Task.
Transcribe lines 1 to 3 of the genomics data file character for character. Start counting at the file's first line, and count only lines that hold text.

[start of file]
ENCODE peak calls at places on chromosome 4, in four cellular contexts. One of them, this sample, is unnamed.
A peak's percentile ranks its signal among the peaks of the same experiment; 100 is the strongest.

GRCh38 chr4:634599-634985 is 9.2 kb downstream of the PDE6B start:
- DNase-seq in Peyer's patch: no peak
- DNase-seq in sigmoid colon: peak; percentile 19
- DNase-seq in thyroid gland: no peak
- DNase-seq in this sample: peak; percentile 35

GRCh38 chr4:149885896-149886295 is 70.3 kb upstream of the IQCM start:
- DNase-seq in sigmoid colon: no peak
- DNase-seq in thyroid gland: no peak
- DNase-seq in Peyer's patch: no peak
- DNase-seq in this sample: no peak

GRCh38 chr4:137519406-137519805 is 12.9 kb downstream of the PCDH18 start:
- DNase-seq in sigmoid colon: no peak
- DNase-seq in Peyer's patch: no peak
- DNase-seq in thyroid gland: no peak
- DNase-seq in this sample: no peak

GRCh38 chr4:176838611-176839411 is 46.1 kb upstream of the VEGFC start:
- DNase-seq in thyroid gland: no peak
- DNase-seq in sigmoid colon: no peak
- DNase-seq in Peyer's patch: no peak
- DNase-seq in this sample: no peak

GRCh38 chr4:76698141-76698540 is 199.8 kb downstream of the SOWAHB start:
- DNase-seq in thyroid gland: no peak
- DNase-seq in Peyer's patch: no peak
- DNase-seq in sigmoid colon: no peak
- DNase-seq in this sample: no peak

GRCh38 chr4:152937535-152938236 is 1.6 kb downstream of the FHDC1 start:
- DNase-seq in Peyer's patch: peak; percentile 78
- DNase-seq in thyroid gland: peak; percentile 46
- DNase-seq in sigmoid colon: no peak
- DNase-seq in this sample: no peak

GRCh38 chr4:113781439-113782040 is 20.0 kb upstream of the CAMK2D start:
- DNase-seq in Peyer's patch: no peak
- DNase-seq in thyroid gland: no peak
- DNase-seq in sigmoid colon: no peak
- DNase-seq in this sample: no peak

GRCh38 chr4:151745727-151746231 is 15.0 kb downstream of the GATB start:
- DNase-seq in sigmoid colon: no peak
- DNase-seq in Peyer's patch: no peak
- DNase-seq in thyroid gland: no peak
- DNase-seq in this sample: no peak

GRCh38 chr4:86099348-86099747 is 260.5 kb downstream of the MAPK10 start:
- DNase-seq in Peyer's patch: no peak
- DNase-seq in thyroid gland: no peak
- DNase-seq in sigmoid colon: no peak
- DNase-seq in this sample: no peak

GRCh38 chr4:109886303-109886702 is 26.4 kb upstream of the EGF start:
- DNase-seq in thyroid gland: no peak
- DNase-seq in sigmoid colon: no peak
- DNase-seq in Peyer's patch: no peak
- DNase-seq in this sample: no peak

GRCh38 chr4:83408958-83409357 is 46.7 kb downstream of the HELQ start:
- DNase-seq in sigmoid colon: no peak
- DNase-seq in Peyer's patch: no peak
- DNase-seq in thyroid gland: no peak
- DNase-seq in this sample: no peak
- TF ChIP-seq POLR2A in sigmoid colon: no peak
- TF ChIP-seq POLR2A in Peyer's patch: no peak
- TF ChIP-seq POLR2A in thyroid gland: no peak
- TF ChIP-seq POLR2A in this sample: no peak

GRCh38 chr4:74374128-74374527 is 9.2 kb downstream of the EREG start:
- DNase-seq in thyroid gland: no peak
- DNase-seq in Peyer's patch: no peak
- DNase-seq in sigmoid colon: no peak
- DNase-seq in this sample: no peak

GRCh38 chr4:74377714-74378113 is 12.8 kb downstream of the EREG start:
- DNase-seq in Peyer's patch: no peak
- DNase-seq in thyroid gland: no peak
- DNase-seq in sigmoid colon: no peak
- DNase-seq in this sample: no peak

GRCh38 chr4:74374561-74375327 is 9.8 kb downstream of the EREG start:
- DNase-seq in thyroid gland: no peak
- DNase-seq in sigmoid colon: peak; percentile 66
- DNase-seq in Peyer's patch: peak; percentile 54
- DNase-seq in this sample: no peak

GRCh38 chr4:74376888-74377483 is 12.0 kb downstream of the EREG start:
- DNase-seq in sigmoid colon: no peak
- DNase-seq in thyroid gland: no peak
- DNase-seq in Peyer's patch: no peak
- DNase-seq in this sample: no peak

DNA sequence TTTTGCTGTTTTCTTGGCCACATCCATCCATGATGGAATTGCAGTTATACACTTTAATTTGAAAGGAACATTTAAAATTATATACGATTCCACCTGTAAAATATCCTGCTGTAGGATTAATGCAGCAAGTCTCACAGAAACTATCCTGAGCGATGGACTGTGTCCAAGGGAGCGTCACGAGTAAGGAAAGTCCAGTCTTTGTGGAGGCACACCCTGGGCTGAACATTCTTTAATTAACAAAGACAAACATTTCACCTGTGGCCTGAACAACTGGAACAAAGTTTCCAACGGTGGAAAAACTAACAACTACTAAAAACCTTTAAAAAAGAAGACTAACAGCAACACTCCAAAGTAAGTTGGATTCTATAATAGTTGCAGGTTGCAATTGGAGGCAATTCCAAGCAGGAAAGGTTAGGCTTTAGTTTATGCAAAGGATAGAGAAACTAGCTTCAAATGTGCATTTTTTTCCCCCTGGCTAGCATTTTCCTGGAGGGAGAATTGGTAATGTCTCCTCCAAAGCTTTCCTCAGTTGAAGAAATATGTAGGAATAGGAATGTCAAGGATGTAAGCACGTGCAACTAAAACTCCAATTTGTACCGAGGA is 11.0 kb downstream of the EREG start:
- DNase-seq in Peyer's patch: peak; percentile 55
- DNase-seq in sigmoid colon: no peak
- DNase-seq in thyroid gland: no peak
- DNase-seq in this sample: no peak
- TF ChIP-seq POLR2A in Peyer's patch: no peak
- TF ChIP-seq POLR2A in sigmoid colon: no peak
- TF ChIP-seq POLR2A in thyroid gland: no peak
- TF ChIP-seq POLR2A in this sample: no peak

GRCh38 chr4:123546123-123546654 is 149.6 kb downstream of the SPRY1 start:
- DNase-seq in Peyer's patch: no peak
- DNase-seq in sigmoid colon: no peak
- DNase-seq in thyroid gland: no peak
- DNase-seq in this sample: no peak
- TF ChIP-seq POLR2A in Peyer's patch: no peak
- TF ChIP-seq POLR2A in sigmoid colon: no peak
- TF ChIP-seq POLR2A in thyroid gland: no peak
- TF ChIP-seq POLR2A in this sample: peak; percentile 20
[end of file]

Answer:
ENCODE peak calls at places on chromosome 4, in four cellular contexts. One of them, this sample, is unnamed.
A peak's percentile ranks its signal among the peaks of the same experiment; 100 is the strongest.

GRCh38 chr4:634599-634985 is 9.2 kb downstream of the PDE6B start: